Mystery of dying Tasmanian devils solved

Mystery of dying Tasmanian devils solved


The furry black animals spread a fast-killing cancer when they bite each other’s faces. Since the disease’s discovery in 1996, their numbers have plummeted by 70 per cent. There’s no treatment, and little hope of finding one until scientists better understand what’s fuelling this bizarre “devil facial tumour disease”.

So an international research team picked apart the cancer’s genes, and discovered that it apparently first arose in cells that protect the animals’ nerves.
The surprise finding, reported in Friday’s edition of the journal Science, has led to development of a test to help diagnose this tumour. Next, scientists are hunting the mutations that turned these cells rogue, work they hope could one day lead to a vaccine to protect remaining Tasmanian devils.“The clock’s ticking,” said lead researcher Elizabeth Murchison of the Australian National University. The devils, known for powerful jaws, fierce screeches and voracious consumption of prey, are the world’s largest marsupial carnivores. So what triggered this cancer, which causes tumours that grow so large on the face and neck that the animals eventually can’t eat?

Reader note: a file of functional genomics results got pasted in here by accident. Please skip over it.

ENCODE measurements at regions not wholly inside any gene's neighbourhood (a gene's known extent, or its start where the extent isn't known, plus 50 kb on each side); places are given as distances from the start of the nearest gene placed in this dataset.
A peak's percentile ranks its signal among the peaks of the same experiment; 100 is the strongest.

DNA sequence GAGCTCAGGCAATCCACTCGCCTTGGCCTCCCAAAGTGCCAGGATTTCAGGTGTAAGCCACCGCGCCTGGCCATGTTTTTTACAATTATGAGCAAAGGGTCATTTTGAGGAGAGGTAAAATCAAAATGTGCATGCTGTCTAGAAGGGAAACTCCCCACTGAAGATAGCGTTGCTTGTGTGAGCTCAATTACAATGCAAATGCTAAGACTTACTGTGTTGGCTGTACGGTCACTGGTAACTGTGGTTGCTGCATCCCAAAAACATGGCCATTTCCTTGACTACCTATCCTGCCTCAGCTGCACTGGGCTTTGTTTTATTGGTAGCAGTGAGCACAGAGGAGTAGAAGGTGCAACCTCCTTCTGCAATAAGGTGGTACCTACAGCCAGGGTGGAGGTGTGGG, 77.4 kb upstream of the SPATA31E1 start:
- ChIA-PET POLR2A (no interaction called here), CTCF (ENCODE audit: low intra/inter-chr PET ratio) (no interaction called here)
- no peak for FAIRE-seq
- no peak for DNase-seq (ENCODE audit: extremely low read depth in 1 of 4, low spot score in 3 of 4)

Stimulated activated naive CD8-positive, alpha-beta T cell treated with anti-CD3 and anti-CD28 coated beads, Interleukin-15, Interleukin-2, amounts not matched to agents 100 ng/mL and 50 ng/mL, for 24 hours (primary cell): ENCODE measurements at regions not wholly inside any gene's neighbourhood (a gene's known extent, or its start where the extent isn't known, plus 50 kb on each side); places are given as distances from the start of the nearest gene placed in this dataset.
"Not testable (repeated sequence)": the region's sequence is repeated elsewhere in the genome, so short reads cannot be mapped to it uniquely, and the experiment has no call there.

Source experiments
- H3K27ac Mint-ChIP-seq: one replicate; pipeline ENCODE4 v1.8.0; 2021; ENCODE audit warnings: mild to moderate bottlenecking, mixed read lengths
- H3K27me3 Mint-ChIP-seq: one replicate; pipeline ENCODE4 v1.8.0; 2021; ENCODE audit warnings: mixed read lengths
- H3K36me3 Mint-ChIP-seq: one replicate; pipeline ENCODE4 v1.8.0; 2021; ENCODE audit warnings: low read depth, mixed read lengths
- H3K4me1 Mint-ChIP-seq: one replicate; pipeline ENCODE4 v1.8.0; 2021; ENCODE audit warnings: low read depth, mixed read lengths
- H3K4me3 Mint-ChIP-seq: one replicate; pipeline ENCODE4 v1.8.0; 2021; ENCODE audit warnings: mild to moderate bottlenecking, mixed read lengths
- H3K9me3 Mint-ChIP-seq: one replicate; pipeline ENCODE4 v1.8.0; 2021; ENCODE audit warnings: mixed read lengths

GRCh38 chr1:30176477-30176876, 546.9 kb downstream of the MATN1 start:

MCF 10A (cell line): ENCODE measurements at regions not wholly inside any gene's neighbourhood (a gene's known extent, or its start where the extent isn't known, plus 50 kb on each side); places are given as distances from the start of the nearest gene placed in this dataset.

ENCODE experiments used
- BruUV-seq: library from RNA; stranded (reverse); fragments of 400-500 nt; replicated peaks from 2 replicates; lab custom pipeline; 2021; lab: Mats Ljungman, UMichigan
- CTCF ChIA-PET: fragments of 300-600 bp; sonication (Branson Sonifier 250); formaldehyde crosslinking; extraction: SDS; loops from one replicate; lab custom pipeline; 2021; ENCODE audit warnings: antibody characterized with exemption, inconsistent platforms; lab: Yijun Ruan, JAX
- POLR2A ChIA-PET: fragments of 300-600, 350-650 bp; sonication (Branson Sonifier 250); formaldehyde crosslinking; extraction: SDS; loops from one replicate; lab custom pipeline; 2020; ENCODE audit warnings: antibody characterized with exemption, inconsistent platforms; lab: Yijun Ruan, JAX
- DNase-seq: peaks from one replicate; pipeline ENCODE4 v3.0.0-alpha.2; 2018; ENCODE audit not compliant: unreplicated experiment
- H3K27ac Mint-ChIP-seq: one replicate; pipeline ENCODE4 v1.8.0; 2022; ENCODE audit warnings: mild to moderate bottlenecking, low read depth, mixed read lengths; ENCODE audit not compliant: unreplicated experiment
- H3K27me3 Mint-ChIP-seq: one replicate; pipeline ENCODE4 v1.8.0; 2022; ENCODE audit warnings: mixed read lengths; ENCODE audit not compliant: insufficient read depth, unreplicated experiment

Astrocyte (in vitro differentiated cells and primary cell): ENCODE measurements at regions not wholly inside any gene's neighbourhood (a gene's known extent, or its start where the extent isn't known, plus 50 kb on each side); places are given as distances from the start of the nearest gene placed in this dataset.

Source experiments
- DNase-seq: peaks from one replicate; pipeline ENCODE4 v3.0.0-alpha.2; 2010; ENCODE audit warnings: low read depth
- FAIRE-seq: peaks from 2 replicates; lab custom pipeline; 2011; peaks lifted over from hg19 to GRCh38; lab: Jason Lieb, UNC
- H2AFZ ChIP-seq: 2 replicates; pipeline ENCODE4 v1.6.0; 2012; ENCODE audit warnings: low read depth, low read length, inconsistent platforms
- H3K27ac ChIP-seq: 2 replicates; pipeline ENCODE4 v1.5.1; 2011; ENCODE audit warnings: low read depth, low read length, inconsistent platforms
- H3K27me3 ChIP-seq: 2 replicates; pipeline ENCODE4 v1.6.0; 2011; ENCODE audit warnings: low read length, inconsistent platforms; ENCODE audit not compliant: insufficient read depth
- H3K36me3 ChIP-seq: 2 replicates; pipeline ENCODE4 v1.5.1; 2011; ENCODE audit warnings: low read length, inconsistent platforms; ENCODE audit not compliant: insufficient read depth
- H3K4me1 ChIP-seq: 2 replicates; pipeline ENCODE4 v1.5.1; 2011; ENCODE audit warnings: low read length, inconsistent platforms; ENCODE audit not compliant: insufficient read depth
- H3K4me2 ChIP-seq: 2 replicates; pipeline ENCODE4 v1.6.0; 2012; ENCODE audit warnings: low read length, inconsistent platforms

It didn’t jump from another species, said Murchison. Tasmanian devils  are prone to various types of cancer. Those mutations went far beyond a typical cancer. When one sick animal bites another, it transplants living cancer cells that form a copy of the first animal’s tumour.

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